Study Uncovers Hidden Costs of Muni Wi-Fi

Published May 31, 2016

A new study is drawing attention to common misconceptions about the benefits claimed for municipal wi-fi systems and identifies the many problems encountered with the deployment, expense, and maintenance of such projects.

The National Taxpayers Union study, “Municipal Broadband: Wired to Waste”—authored by Andrew Moylan, vice president of government affairs, and Brent Mead, NTU state government affairs manager and released in April—refutes popular claims muni wi-fi is “free” and attracts business to areas where it is provided.

Since 1982, 259 local governments that have implemented muni wi-fi have been forced to declare their systems bankrupt, the vast majority of which were city or municipal utilities.

Unanswered Questions
Although many government officials tout the benefits of these networks, few have analyzed the costs imposed upon the taxpayers who are forced to fund them, the study states. Moylan and Mead detail several high-profile programs that ended in utter failure due to mismanagement, with taxpayers left to foot the bill for entrepreneurial adventurism gone wrong.

The authors say “Wired to Waste” is one of few reports to seriously analyze the costs to taxpayers for municipal wi-fi. Among the questions the authors aimed to answer are: “How much debt is associated with these projects? How high is the risk of a project failing? If it does fail, how much will taxpayers be on the hook for? Can government officials ever hope to run a business when many of them can’t even balance a budget or restrain spending? These are just some of the questions that remain unanswered in the case of many municipal broadband projects.”

Moylan and Mead add, “The march of broadband Internet service has been steady and growing without government subsidies, and there’s little reason to believe it will slow without more infusions of cash from taxpayers or the creation of whole businesses from scratch with taxpayer backing. Indeed, this is a march whose pace and direction should be led not by governments, but by consumers—with private providers responding to the drumbeat.”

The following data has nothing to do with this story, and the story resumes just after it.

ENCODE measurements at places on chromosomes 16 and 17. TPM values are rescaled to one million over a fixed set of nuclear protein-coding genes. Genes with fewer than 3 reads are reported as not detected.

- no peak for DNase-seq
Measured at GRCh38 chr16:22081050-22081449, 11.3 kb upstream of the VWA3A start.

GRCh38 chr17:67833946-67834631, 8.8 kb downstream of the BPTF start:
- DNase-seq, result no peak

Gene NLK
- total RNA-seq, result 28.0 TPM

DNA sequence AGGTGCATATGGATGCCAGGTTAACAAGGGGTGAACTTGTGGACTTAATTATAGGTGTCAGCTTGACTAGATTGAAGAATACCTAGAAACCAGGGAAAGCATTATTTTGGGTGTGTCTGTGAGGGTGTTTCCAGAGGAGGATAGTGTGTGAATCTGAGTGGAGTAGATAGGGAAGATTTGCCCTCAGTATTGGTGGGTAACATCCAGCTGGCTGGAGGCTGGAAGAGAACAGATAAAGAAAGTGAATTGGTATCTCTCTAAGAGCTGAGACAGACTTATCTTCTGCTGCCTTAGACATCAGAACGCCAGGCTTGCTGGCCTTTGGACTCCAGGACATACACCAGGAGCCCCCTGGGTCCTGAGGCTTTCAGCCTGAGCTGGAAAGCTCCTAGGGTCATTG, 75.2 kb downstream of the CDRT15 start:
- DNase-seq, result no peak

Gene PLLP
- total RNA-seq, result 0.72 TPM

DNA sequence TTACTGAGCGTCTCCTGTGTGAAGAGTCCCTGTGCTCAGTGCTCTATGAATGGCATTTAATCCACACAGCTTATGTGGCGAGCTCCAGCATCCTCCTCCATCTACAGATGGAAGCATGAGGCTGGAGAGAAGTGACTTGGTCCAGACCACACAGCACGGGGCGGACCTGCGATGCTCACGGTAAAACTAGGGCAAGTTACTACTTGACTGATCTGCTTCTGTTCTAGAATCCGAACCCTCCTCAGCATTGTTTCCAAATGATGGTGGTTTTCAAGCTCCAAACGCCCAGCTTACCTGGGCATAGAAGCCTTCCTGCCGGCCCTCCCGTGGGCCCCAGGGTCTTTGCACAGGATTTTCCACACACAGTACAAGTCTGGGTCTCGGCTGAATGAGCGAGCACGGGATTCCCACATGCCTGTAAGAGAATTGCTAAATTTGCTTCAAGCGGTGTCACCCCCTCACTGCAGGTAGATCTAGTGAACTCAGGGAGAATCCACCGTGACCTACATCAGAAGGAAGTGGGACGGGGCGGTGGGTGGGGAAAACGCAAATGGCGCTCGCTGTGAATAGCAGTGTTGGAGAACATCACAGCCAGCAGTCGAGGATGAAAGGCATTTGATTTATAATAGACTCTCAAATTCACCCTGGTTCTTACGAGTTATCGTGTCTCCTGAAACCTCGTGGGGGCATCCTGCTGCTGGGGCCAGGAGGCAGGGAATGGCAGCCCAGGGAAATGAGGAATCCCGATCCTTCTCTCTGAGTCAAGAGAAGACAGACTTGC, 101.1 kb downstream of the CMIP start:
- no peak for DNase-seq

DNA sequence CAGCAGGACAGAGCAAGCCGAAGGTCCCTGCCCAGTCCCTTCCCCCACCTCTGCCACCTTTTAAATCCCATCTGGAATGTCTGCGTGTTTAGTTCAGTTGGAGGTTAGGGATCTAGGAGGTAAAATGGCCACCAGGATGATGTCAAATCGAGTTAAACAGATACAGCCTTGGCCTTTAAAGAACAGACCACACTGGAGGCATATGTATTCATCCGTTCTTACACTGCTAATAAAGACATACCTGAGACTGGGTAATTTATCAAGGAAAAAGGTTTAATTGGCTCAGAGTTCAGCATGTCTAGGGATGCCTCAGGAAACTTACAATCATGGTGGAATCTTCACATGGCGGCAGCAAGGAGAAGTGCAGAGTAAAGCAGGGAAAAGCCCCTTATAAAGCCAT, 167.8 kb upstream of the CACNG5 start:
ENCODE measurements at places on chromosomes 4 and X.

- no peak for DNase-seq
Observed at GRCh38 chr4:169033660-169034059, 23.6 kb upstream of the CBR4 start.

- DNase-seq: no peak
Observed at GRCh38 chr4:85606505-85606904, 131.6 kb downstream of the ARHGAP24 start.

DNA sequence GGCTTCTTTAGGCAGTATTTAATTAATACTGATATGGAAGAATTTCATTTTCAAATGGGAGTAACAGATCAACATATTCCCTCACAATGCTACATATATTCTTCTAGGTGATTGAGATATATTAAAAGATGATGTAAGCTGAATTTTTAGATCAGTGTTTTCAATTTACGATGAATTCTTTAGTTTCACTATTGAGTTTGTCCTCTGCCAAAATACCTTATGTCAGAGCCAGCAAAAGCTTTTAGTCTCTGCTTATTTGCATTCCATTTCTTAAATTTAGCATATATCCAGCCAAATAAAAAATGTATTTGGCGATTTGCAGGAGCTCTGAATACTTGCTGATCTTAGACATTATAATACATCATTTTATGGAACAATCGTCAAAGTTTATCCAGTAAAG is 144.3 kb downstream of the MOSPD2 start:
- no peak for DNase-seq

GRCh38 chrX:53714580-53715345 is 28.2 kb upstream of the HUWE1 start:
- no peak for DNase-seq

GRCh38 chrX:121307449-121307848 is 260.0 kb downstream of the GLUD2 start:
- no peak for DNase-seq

‘Stranding Taxpayer Dollars’
“This is not a new phenomenon—we have seen localities itching to get into the telecom business for years, well before broadband,” said Mike Wendy, director of in Washington, DC. “Like so many services provided by local and state governments, it’s sold as a costless no-brainer,” he said.

However, Wendy adds, “Operating muni-provided communications services—keeping up with advances in technology, as well as the continually rising expectations of consumers—resembles more a treadmill one can’t easily get off of than a simple, pain-free investment, resulting in taxpayers asked to foot ever-larger investments just to keep afloat with technology, to keep it useful; or, these projects wither on the vine, stranding taxpayer dollars.”

Andrew Schrage, co-owner of Money Crashers Personal Finance in Boston, Massachusetts, agrees. “The private sector does well in creating and expanding businesses; . . . government does not,” he said. “More importantly, since the majority of people in this country without sufficient Internet access live in rural areas, it’s more a matter of geography than economic status. Were there a high percentage of inner-city folks that needed Internet access, that problem could be solved with relative ease and with a much cheaper price tag.”

Costs of $56,000 per Household
Twenty states have laws requiring municipalities to perform a strict vetting process to determine whether municipal broadband service is necessary and feasible before deploying it. The NTU study reports costs to expand Internet service to underserved areas sometimes reach $56,000 per household.

“I’d question how many people without access to the Internet truly need or want it,” said Schrage. “A 2009 survey on the topic noted that when respondents were asked why they don’t have home access to the Internet, 16.7 percent replied ‘Don’t need/not interested.’ This would further skew the costs of providing Internet access to 100 percent of the American population,” he said.

“It is just too costly,” Schrage added. “The fact that many municipalities and cities have gone bankrupt in the recent past makes government funding risky and perhaps even unrealistic.

Phil Britt ([email protected]) writes from South Holland, Illinois.

Internet Info

“Municipal Broadband: Wired to Waste,” Andrew Moylan and Brent Mead, The Taxpayers Union, April 9, 2012: